What the movies taught me about high school

Matt Troher, Editor-In-Chief

I’ve watched a lot of movies. I’ve seen good movies, great movies even, and many many bad movies. We’re constantly being bombarded with new movies, and it can be hard to find one that cuts through the noise. Personally, the most impactful genre of film is the coming-of-age movie, and it’s unsurprisingly so. As a high school senior, the last four years of my life have practically been a long, drawn-out coming-of-age movie — and a bad one at that.  

I’ve learned a lot of lessons, some good and some bad, about high school from the movies. With high school coming to a close, I’ve been thinking a lot about what I have learned.


Lesson 1: To get the guy/girl, you have to change who you are.

I love musicals. I hate “Grease.” Long before I entered the halls of DGN, I was all too familiar with the halls of Rydell high, perhaps one of the most famous fictitious high schools. Little seven-year-old me was transfixed by my mom’s old VHS copy of “Grease.” I’ve always been a theater kid, so of course I loved the vintage costumes, the catchy music, and yes, even the dancing. But I was also a young boy, so I loved the fast car chases and the tough-as-nails T-Birds. I even dressed as Danny for Halloween in first grade. (In hindsight I was begging to be made fun of.)  

As I grew up and continued to watch Grease, I eventually realized that the message of the movie was not about dancing on bleachers or fixing a sports car. Instead, the troubling message that “Grease” tried to enforce on its high school-aged audience back in 1974 was that in order to get the guy/girl, you have to fundamentally change everything about you.

Good-girl Sandy and greaser-boy Danny start the film vying for each other’s affection, but Sandy eventually finds herself on the outside of Danny’s outcast-crowd, who have a strong distaste for her. Now, instead of breaking free of their social circles’ hindrances, “Grease” suggests the best way to win your love interest’s affection is by manipulating yourself in order to appeal to their perceived social group.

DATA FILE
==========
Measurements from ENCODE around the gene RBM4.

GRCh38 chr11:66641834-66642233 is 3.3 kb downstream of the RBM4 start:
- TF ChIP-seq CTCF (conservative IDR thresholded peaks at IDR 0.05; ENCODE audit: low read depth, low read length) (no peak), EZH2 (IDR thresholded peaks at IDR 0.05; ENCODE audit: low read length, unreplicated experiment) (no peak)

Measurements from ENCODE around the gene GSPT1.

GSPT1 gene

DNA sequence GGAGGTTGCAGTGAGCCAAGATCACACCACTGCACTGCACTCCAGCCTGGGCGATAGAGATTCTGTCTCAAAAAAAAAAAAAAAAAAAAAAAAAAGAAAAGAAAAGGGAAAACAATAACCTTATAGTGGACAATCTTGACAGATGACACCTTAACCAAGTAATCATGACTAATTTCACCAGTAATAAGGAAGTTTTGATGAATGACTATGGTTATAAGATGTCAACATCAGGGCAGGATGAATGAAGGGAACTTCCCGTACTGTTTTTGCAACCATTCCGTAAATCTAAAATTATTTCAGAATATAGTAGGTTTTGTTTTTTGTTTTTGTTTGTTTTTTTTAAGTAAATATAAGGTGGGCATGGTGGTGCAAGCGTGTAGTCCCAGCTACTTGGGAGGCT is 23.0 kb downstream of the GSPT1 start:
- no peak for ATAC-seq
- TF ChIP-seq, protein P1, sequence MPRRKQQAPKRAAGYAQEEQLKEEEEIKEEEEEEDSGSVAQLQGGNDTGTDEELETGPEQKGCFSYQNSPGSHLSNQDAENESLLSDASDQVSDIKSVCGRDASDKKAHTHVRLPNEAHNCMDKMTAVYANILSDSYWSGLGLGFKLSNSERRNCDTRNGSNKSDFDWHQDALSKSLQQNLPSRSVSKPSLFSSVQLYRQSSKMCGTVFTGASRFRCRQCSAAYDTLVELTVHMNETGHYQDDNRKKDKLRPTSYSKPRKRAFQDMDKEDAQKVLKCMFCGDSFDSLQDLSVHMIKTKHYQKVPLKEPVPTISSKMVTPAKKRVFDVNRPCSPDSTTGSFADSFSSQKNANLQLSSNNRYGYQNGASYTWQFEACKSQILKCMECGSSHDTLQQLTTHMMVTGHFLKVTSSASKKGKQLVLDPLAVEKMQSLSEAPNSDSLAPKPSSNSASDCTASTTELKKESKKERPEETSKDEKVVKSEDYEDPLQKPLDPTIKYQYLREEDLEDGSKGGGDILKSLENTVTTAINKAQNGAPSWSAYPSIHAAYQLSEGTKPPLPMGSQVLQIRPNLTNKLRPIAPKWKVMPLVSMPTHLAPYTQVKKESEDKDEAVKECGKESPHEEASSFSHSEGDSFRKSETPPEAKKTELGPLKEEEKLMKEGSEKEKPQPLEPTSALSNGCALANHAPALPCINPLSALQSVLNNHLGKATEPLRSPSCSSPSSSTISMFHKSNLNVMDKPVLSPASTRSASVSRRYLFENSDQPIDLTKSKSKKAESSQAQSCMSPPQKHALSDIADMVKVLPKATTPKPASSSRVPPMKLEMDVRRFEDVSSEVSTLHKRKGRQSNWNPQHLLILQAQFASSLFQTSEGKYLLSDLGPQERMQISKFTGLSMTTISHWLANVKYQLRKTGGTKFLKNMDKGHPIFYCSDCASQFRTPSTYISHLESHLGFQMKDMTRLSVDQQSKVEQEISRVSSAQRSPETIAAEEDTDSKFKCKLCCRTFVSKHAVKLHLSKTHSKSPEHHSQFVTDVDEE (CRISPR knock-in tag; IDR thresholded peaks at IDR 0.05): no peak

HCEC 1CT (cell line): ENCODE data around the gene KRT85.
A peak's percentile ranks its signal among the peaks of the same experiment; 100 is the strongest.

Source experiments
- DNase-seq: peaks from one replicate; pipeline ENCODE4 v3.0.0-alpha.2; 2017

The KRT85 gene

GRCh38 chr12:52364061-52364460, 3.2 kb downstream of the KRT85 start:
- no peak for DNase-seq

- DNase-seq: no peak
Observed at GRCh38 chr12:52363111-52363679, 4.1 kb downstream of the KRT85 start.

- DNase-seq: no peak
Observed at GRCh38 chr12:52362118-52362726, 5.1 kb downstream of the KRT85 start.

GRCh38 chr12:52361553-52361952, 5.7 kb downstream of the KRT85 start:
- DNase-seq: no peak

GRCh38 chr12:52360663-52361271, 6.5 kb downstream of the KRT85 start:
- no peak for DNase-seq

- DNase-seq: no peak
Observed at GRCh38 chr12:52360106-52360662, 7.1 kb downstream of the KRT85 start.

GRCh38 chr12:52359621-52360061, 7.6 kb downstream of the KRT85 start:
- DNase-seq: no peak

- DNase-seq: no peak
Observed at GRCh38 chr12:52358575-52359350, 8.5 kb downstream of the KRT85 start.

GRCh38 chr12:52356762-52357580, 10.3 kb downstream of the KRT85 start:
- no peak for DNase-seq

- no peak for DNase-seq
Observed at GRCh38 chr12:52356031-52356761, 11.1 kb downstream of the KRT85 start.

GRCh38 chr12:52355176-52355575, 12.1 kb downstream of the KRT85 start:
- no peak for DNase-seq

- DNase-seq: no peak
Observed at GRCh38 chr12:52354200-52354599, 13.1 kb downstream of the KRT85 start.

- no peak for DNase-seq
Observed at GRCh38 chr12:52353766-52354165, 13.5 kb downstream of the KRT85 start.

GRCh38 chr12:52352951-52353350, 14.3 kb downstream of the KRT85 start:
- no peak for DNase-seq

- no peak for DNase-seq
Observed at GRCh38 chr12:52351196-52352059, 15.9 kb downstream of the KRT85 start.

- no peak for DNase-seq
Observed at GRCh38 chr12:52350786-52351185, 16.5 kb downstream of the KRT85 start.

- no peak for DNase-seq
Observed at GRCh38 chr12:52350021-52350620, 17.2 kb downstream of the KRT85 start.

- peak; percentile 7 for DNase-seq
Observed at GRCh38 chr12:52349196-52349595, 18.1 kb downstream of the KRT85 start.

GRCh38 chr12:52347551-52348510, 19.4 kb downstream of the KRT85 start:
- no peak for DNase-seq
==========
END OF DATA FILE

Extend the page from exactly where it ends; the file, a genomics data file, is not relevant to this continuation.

Sandy ditches her poodle skirt and dons a skin-tight leather outfit, while Danny drops his hair grease and cigarette in order to join the track team. And the film tries to get us to forget about this moral compromise by distracting us with a flying car.


Lesson 2: It’s ok to be creepy, as long as you’re a dork.

Coming-of-age films subject us to a lot of men. Thankfully this trend is beginning to fade away, but many of pop-culture’s favorite movies from the eighties center on young boys, often following the nerd archetype, trying to accomplish the one thing that matters most to them —  getting the girl.

Take “Sixteen Candles,” which follows the plight of the adorkable Ted who is hopelessly in love with dream girl Sam, who in turn is hopelessly in love with jock Jake. With most early coming-of-age films, characters are strictly defined by their archetype, most of which are one-dimensional and often sexist. We’re supposed to be rooting for the dork Ted instead of the jock Jake, because in the masculinity competition of mid-eighties culture, Ted is the clear underdog. “Sixteen Candles,” asks us to forgive all of Ted’s flaws and misogynistic actions just because we like to root for the underdog.  

Throughout the film, Ted participates in many troubling, sexist actions. He makes a bet with his friends involving the possession of one of Sam’s undergarments. He does not take “no” for an answer when Sam clearly shows she has no interest in his romantic pursuits. He even at one point takes advantage of an inebriated girl. Instead of portraying these actions as impermissible, “Sixteen Candles” not only celebrates Ted’s actions but invites us to root for the kid merely because he has the unassuming demeanor of a friendly geek, not even to mention the film’s horribly racist stereotypes to boot. Sexist and racist? No thanks, John Hughes.

Sadly, creepy actions by geeky guys are not only limited to the coming-of-age films of yesteryear. 2010’s “Scott Pilgrim vs. The World” is no stranger to this concept. Although the rampant misogyny is toned down from a few decades ago, I find it a little disconcerting that fans are quick to forget that the film’s main character is a 22-year-old man dating a 17-year-old high school student.

The greasy garage rocker Scott Pilgrim is a different type of dork than Anthony Michael Hall’s bookish Ted, but Pilgrim’s geekiness is undisputed. Again, following the “root for the underdog” mentality that filmmakers rely on a little too much, we’re supposed to find ourselves cheering for Pilgrim because of his underperforming, underappreciated rock band (don’t get me wrong, the music is the one redeemable quality of this movie). We try to forget, or perhaps even forgive Pilgrim for being romantically involved with Knives, a girl five years his younger, because he’s still caught up in a teenage pipe dream, or because Scott is portrayed as quite immature for his age. And don’t even get me started on the manic pixie dream girl trope.